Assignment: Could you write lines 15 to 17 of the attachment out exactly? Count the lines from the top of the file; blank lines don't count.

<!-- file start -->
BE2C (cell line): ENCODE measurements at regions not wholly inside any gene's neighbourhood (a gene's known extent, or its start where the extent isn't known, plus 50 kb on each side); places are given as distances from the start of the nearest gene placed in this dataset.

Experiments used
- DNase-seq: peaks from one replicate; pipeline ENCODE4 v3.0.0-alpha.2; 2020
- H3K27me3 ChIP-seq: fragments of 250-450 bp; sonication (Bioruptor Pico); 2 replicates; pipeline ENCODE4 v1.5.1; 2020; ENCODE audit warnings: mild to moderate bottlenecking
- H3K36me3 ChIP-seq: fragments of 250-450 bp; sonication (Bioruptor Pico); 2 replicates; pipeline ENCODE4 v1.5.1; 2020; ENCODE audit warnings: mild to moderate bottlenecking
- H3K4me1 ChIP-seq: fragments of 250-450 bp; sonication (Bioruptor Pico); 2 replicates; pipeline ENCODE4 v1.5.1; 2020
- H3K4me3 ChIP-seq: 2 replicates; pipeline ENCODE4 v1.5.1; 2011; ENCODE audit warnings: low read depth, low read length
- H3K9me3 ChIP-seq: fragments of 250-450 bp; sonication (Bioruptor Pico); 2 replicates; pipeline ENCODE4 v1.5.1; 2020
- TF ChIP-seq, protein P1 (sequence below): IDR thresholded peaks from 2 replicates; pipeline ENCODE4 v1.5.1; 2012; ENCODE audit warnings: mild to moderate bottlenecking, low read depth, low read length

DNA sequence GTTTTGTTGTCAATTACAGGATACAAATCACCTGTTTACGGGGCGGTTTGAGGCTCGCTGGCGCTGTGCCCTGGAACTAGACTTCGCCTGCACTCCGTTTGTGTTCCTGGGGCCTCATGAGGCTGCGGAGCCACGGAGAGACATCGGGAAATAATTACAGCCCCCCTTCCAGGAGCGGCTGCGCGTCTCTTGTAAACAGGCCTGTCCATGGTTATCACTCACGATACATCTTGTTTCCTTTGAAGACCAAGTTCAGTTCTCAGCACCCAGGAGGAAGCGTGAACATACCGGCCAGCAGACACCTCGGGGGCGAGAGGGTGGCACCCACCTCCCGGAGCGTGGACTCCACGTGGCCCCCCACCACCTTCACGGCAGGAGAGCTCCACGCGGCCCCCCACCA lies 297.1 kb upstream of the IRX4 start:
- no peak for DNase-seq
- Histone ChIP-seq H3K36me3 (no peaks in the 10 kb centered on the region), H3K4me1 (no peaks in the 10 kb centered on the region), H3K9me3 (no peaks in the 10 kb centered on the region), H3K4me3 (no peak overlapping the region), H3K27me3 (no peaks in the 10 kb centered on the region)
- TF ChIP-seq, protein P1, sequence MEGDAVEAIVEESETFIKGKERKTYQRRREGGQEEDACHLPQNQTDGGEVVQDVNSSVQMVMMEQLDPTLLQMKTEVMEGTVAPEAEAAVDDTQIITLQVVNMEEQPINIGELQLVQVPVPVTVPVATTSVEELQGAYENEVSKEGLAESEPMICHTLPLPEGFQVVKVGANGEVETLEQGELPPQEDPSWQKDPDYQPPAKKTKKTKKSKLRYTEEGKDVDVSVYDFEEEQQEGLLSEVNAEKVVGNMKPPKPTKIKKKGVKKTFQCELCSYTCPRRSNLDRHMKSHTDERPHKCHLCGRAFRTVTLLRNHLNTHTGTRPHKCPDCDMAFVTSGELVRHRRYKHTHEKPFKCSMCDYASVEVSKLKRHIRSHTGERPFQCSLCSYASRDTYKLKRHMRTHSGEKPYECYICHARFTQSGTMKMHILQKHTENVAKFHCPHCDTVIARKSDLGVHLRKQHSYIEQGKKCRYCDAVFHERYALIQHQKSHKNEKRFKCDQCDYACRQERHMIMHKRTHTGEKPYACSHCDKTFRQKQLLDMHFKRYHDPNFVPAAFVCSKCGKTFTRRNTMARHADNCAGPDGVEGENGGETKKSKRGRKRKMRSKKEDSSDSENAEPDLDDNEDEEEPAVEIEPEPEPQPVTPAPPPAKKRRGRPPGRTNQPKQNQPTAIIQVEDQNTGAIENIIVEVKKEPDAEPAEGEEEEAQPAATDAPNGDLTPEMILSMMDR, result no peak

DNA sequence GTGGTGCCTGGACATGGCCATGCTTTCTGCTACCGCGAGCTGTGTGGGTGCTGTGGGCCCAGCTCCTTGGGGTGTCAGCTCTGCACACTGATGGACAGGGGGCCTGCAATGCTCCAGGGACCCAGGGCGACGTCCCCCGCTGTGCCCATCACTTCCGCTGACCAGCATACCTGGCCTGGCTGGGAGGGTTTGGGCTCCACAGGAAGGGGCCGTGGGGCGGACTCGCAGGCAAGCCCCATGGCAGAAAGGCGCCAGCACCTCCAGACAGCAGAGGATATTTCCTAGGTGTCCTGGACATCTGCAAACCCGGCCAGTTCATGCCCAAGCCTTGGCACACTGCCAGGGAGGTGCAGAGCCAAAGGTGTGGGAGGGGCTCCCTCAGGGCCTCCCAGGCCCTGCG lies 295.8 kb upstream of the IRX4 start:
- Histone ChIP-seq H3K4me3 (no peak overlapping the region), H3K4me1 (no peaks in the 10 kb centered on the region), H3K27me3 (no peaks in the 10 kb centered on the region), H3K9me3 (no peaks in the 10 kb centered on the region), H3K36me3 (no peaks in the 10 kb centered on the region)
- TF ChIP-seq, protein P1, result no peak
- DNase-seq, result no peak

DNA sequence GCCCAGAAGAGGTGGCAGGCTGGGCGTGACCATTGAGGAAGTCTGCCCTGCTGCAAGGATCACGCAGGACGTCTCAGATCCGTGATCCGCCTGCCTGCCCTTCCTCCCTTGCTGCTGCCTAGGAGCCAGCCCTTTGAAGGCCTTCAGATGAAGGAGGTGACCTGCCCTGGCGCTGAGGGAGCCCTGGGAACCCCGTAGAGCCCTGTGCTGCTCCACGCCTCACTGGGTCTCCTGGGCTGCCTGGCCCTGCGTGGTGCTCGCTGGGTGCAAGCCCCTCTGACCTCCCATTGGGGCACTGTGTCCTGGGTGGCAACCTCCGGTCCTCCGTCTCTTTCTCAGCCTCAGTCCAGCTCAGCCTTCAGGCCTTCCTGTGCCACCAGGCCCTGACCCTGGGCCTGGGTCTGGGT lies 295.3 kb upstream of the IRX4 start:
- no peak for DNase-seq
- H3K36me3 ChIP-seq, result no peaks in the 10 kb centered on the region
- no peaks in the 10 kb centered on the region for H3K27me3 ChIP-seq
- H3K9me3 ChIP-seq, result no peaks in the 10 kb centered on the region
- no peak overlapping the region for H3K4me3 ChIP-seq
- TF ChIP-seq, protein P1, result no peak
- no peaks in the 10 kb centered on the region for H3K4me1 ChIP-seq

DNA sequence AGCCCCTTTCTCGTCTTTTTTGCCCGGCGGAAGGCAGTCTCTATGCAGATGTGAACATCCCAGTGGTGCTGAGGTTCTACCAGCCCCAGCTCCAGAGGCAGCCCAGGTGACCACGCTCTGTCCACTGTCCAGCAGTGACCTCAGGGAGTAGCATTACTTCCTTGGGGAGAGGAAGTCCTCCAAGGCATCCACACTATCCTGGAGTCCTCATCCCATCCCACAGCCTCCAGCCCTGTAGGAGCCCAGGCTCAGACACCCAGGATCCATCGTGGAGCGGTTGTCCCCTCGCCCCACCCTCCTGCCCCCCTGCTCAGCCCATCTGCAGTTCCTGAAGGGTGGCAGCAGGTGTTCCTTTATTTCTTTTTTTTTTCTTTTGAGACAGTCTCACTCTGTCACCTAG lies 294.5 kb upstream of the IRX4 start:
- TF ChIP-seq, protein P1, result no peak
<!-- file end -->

- Histone ChIP-seq H3K4me3 (no peak overlapping the region), H3K4me1 (no peaks in the 10 kb centered on the region), H3K27me3 (no peaks in the 10 kb centered on the region), H3K9me3 (no peaks in the 10 kb centered on the region), H3K36me3 (no peaks in the 10 kb centered on the region)
- TF ChIP-seq, protein P1, result no peak
- DNase-seq, result no peak